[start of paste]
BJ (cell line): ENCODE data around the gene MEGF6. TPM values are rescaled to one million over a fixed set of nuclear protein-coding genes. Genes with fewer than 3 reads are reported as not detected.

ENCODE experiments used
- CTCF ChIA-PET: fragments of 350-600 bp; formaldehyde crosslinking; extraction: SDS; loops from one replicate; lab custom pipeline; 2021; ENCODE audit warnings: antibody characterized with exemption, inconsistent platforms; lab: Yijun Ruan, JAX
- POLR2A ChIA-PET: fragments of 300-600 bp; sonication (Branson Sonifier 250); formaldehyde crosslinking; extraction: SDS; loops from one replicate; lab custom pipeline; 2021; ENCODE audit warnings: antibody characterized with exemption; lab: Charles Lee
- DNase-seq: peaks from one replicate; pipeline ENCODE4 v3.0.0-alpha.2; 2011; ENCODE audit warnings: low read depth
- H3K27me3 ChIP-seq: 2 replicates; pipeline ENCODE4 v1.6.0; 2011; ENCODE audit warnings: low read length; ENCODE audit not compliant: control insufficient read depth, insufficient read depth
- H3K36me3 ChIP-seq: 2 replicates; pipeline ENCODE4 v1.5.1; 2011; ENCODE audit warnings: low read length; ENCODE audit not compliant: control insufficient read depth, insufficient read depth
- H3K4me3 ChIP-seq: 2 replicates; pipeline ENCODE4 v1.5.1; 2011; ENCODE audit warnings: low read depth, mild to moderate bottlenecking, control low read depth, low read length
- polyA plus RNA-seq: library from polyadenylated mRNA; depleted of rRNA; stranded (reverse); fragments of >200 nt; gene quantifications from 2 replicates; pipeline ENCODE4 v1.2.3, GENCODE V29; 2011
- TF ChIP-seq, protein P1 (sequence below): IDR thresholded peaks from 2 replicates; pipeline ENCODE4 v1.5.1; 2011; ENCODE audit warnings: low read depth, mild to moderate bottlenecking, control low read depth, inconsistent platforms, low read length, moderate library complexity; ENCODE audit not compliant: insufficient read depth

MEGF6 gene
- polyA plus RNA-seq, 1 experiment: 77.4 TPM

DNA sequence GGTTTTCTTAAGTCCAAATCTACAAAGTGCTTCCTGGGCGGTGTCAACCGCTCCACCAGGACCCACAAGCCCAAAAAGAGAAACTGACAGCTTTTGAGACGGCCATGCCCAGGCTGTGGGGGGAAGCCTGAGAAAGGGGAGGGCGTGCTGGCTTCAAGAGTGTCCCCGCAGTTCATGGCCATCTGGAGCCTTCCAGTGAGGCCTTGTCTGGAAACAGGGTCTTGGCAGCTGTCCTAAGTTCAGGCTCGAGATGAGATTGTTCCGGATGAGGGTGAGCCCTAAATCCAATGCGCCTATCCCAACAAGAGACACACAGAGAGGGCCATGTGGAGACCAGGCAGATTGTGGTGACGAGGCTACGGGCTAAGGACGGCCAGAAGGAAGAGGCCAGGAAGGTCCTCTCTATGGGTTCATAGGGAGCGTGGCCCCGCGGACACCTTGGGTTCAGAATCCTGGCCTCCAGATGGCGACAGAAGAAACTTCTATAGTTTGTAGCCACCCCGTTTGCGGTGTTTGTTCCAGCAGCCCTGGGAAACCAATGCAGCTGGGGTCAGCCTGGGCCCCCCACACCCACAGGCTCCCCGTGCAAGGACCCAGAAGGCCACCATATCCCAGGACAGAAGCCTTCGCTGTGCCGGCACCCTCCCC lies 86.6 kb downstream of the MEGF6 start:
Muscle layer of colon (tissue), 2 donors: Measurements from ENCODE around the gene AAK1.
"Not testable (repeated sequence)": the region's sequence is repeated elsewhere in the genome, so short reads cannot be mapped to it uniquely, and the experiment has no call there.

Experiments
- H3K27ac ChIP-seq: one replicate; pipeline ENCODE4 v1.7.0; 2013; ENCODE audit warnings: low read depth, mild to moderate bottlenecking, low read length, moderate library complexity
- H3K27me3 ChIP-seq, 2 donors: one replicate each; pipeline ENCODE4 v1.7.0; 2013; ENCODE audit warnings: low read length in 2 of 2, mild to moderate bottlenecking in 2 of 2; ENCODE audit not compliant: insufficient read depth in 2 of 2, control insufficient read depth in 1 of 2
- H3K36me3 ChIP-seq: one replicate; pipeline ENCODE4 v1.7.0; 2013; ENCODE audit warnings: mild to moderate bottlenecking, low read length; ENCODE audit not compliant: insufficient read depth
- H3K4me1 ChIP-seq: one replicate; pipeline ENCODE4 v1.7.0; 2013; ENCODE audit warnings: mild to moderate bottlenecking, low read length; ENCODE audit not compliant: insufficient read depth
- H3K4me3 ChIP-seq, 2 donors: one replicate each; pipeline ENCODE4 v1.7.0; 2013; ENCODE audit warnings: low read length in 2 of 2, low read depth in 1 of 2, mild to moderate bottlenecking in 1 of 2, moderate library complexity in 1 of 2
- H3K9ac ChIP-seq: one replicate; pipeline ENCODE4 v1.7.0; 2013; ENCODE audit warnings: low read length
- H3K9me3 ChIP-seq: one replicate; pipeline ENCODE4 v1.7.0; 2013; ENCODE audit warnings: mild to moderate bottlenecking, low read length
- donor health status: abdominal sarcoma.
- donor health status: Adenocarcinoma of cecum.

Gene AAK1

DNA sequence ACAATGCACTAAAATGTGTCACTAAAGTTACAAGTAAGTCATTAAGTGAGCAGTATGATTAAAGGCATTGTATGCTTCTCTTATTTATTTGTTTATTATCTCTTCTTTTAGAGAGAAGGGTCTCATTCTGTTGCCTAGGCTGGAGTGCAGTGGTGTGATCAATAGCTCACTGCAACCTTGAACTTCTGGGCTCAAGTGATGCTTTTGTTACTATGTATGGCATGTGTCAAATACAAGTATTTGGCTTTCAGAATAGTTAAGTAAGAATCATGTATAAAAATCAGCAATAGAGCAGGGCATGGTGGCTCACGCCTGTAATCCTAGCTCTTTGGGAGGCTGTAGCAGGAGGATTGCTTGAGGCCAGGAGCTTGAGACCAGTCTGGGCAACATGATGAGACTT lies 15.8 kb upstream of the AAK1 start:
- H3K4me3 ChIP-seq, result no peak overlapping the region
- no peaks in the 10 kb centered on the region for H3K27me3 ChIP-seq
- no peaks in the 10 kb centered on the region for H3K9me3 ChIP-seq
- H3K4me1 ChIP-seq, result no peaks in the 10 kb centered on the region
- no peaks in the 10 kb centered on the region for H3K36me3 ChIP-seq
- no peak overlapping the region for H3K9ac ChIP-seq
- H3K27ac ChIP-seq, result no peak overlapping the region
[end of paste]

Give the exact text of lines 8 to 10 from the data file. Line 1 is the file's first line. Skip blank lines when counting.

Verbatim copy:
- H3K4me3 ChIP-seq: 2 replicates; pipeline ENCODE4 v1.5.1; 2011; ENCODE audit warnings: low read depth, mild to moderate bottlenecking, control low read depth, low read length
- polyA plus RNA-seq: library from polyadenylated mRNA; depleted of rRNA; stranded (reverse); fragments of >200 nt; gene quantifications from 2 replicates; pipeline ENCODE4 v1.2.3, GENCODE V29; 2011
- TF ChIP-seq, protein P1 (sequence below): IDR thresholded peaks from 2 replicates; pipeline ENCODE4 v1.5.1; 2011; ENCODE audit warnings: low read depth, mild to moderate bottlenecking, control low read depth, inconsistent platforms, low read length, moderate library complexity; ENCODE audit not compliant: insufficient read depth